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Gunn, Bent, Roses

March 13, 1994

Regarding Calendar's lists of dubious Grammys (Feb. 27 and March 1):

Twice in three days, your pop music writers took issue with Grammy voters' 1958 choice of Henry Mancini's "Music From 'Peter Gunn' " as album of the year, clearly implying that the popular TV soundtrack was somehow inferior to several competing albums.

Their cavalier dismissal of Mancini's album is typical of writers weaned on rock. In fact, the "Peter Gunn" score was every bit as influential and trend-setting as the other records cited.

Mancini's use of jazz in dramatic contexts on "Peter Gunn" changed the course of film and television scoring for decades to come. Private eyes, cops and secret agents still chase, shoot and make love to jazz-related music as a direct result of the artistic and popular success of his landmark score.

Mancini exposed tens of millions of viewers and record buyers to this fresh sound. And jazz-trained musicians from Pete Rugolo to Dave Grusin, Lalo Schifrin to Quincy Jones, began to find work in Hollywood within the next few years, making the 1960s a far richer era in movie and TV scoring than almost anything we're hearing today.




I was surprised to read that "Alley Cat" was "by a Dutch musician"; I heard years ago that "Bent Fabric" was the nom de plume of the very talented and always witty Steve Allen. Live and learn.



Joel Whitburn, in "Top Pop Singles," identifies Bent Fabric as the nom de disc of Bent Fabricius-Bjerre. We'll admit an error, though, as Fabric's nationality is actually Danish.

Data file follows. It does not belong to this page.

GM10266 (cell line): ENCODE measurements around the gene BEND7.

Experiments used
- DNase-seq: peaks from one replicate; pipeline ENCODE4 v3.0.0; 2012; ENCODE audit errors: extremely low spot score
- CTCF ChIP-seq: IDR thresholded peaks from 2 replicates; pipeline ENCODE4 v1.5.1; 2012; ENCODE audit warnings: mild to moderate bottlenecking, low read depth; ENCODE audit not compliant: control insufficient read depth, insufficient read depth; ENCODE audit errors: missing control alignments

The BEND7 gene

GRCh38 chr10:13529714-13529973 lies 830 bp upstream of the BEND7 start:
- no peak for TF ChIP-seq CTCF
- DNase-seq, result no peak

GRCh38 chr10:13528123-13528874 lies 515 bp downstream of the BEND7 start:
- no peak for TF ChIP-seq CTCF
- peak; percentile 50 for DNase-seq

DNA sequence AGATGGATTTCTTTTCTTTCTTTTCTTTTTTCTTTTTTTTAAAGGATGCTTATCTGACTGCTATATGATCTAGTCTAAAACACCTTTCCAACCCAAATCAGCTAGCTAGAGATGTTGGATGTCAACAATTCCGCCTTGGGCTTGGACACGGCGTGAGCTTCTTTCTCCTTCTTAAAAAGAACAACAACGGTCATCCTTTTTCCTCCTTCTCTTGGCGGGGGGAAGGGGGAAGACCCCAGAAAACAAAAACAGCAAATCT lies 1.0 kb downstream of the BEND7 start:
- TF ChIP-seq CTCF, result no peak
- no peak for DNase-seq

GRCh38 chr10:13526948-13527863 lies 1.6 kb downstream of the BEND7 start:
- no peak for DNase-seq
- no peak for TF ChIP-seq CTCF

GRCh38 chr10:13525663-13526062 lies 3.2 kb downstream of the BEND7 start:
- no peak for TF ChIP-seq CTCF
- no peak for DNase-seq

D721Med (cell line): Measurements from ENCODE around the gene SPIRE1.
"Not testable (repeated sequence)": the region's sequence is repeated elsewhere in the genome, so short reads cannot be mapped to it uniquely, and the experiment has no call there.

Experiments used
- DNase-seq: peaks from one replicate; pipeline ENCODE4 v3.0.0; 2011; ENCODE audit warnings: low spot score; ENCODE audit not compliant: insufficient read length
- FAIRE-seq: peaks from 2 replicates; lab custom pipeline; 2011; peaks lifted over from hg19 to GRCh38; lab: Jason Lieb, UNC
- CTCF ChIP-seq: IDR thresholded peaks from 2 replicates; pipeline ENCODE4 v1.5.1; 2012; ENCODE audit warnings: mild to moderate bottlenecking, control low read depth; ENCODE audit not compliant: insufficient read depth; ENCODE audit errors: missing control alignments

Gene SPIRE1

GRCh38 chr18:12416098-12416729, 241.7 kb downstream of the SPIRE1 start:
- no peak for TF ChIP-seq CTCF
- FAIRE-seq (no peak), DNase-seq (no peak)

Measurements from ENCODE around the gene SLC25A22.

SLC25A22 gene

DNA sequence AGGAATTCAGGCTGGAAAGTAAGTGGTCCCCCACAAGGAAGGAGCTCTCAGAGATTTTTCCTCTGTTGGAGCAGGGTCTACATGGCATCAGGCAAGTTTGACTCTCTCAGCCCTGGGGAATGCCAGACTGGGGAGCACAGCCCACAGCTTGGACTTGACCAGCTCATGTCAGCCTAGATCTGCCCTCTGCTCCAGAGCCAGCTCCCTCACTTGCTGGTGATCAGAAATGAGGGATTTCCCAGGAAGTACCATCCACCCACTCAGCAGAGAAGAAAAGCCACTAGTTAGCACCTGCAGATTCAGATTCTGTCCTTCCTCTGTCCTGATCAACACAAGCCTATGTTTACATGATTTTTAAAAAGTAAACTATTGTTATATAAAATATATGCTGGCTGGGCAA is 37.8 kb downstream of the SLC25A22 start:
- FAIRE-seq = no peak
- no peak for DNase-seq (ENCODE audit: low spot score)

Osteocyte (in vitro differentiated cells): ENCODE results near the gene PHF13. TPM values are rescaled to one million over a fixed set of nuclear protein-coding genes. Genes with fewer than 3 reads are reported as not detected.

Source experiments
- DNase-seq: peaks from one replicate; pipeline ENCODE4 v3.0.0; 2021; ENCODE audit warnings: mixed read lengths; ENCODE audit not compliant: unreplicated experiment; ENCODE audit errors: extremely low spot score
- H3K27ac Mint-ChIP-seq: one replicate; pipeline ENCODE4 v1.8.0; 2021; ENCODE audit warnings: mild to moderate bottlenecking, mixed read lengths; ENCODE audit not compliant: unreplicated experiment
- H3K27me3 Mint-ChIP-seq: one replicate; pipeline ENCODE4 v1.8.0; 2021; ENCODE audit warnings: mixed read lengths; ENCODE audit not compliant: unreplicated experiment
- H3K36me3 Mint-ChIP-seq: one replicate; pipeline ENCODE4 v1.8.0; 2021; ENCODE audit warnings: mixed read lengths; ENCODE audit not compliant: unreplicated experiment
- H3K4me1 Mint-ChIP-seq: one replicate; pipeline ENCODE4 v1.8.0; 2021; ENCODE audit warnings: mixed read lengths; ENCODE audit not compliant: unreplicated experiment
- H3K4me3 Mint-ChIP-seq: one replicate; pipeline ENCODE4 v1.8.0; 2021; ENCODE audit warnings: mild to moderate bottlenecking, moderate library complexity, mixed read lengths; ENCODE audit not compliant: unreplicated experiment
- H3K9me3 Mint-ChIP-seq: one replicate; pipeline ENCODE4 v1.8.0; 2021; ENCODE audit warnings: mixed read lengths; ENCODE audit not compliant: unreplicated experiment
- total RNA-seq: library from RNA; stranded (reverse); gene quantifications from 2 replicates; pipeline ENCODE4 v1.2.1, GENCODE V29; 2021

Robert Hilburn's poignant feature on past Grammy winner Joe South ("His Rose Garden Was Full of Thorns," Feb. 27) was quite touching. It was truly sorrowful to read of South's fate; however, factors other than drugs and personal problems should be noted.

First, because of the commercial crossover nature of South's material, he was unjustly perceived mainly as an AM artist in the then-burgeoning FM climate. Hence, "high-profile touring" was likely out of the question.

Moreover, the extremely poor packaging of his follow-ups to "Introspect" disrupted things even further, with his label, Capitol, experiencing its own slow period. When South finally unleashed a worthy follow-up, late 1972's grand "A Look Inside," virtually no promotion was done on the record despite a glowing lead review in Rolling Stone.

South spoke the truth, no matter where the chips would fall, and the world is better for his existence. He should never view himself as a "nobody." "Games People Play" struck a raw nerve unlike anything that came before it--or has maybe come since.


West Los Angeles

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